Is MH17 disaster a result of tragic blunder?

In the last few days, two Ukrainian warplanes were brought down over Eastern Ukraine (one allegedly by a Russian jet) and on Thursday a Malaysia Airlines passenger plane crashed in the area, apparently with the loss of all 298 souls on board. If it turns out that the unfortunate civilian airliner was also shot down, Russia and its local allies could again be implicated. Understandably, the international community will wonder whether this portends an escalation in the Kremlin ambitions there.

Vice President Joe Biden is already sure he knows what happened, telling an audience in Detroit on Thursday that the plane has "been shot down, not an accident. Blown out of the sky." Ukrainian President Petro Poroshenko calls this "an act of terrorism" and is pointing the rhetorical finger at Moscow.

While all the facts are not yet in, it is indeed possible that a Russian surface-to-air missile brought the civilian plane down. If so, Russia or its Ukrainian separatist allies bear heavy responsibility for this tragedy. But that would not indicate that Russian President Vladimir Putin's overall strategy in the region has changed.

If a Russian missile did bring down MH17, it is likely that it was the result of a tragic error, a case of mistaken identity, rather than an intentional act by either the Russian military or their Ukrainian separatist allies. Such accidents are sadly not unprecedented.

In 1983, Soviet Air Defense Forces tracking an American electronic reconnaissance plane operating near their naval facilities on the Kamchatka Peninsula mistakenly shot down Korean Airline Flight 007 with the loss of 269 passengers, including a hard-line anticommunist U.S. congressman. And during the Tanker War in the Persian Gulf in 1988, a U.S. Navy AEGIS cruiser -- the USS Vincennes -- mistook Iran Air Flight 655 for an attacking Iranian warplane and shot it down, killing 290 civilians. Such tragic accidents happen in wartime or periods of heightened international tensions.

If it turns out that this is what happened in this case, the Russian military and their Ukrainian allies will suffer a well-deserved black eye. The Russian Air Defense Forces ought to have been able to distinguish a civilian airliner, operating on a previously filed flight plan and with its electronic identification systems operating, from Ukrainian warplanes. If they gave a high-altitude system to the Ukrainian separatists, then they also should have anticipated that an accident like this could have happened given that the Donetsk Republic has only primitive radar systems.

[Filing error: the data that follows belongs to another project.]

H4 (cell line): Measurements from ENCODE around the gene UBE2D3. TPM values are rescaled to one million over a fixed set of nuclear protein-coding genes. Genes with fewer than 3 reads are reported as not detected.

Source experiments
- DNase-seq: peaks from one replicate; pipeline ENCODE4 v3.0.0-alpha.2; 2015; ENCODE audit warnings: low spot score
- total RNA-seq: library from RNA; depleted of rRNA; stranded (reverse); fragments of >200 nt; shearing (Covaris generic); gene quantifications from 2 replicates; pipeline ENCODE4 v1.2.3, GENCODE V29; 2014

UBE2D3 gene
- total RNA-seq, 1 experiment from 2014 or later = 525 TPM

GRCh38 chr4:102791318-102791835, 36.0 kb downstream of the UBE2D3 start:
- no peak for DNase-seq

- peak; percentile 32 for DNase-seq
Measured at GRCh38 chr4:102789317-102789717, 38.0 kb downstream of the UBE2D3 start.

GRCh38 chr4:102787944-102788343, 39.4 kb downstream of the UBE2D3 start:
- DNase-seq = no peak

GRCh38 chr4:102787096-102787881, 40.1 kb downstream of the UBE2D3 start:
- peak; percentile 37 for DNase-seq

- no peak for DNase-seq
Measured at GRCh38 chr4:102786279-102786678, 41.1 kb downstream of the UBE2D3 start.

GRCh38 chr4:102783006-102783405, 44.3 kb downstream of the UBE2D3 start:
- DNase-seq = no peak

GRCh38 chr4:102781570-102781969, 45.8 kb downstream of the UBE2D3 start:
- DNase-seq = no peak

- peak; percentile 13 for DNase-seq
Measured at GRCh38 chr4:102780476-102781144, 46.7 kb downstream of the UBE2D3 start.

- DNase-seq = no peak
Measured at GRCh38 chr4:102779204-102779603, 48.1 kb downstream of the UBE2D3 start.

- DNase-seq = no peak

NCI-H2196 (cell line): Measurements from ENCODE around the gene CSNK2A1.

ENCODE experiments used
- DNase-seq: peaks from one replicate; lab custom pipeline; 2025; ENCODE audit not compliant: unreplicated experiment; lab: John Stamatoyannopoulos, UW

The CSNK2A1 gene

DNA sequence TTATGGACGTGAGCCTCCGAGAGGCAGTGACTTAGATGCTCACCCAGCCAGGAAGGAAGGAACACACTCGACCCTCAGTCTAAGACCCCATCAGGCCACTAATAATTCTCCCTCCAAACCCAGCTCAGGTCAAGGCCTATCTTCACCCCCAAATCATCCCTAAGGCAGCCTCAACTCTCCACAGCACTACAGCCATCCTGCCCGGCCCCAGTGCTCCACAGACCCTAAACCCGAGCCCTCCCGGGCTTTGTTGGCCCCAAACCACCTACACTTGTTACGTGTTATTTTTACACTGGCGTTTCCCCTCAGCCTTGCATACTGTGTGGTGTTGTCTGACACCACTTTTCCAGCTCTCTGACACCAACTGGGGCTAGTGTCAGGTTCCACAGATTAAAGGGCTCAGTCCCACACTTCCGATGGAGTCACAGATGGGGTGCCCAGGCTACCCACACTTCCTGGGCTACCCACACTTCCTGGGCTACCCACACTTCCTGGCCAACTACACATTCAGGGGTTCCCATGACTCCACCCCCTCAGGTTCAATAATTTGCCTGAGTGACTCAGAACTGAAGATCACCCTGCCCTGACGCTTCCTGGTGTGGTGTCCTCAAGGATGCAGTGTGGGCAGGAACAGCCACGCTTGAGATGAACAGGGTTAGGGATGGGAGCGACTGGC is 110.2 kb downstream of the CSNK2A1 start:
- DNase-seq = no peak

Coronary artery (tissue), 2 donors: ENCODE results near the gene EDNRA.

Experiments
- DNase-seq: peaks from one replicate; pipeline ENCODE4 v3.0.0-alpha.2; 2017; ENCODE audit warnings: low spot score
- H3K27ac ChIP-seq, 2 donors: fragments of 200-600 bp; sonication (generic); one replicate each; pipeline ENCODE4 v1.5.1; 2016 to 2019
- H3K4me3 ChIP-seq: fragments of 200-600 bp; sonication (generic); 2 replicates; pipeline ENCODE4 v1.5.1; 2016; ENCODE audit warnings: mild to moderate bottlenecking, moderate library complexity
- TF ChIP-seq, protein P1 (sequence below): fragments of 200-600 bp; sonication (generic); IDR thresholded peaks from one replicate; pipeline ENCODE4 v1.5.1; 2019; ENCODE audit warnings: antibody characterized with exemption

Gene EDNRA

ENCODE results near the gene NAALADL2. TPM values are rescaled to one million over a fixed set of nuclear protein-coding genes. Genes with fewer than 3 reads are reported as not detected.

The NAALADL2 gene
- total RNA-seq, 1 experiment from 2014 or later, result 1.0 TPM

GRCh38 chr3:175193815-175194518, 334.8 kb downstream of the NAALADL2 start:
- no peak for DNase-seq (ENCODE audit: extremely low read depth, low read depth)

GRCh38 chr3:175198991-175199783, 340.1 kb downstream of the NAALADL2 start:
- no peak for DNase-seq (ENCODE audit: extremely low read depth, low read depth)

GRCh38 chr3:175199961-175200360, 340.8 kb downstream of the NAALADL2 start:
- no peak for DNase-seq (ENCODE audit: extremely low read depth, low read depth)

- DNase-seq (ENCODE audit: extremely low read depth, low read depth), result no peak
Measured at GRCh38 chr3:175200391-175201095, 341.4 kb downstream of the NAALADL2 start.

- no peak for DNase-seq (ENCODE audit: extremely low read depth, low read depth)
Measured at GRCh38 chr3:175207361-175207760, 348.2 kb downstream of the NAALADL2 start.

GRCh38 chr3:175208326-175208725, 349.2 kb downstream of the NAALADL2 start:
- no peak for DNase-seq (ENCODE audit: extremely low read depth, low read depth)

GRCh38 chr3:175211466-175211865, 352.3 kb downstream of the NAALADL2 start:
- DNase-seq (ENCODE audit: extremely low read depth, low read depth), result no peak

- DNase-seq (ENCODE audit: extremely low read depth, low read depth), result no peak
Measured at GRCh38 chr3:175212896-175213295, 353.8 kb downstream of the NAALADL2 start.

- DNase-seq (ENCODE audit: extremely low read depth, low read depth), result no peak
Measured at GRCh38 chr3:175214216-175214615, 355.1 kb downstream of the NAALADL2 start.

But there is blame to go around. Why did MH17's flight path take it right over a war zone in which two warplanes had just been shot down? You have to wonder what the airline and the Ukrainian and Russian civilian air controllers were thinking.

Even if events transpired as Biden and Poroshenko surmise, it's unlikely to indicate any major change in the Kremlin's ambitions in Eastern Ukraine. There is no evidence that Putin has deviated from his strategy of keeping the pot boiling in the region and begun moving toward something more ambitious.

Indeed, all the evidence suggests that he understands that the Donetsk Republic is not the Crimea. The best he can hope for is to use the pro-Russian insurgency as a lever to pry Kiev out of its increasingly Western orientation and as a bargaining chip with the new Ukrainian regime to get it to adopt a more federal political system that will keep Ukraine suspended between East and West.

This is, of course, a cold-blooded Machiavellian strategy of realpolitik. But such a cynical approach to the Eastern Ukraine is not incompatible with this event being nothing more than a tragic blunder.

Michael Desch is a professor and chairman of the political science department at the University of Notre Dame. He specializes in international security and American foreign and defense policies. The opinions expressed in this commentary are solely those of the author.

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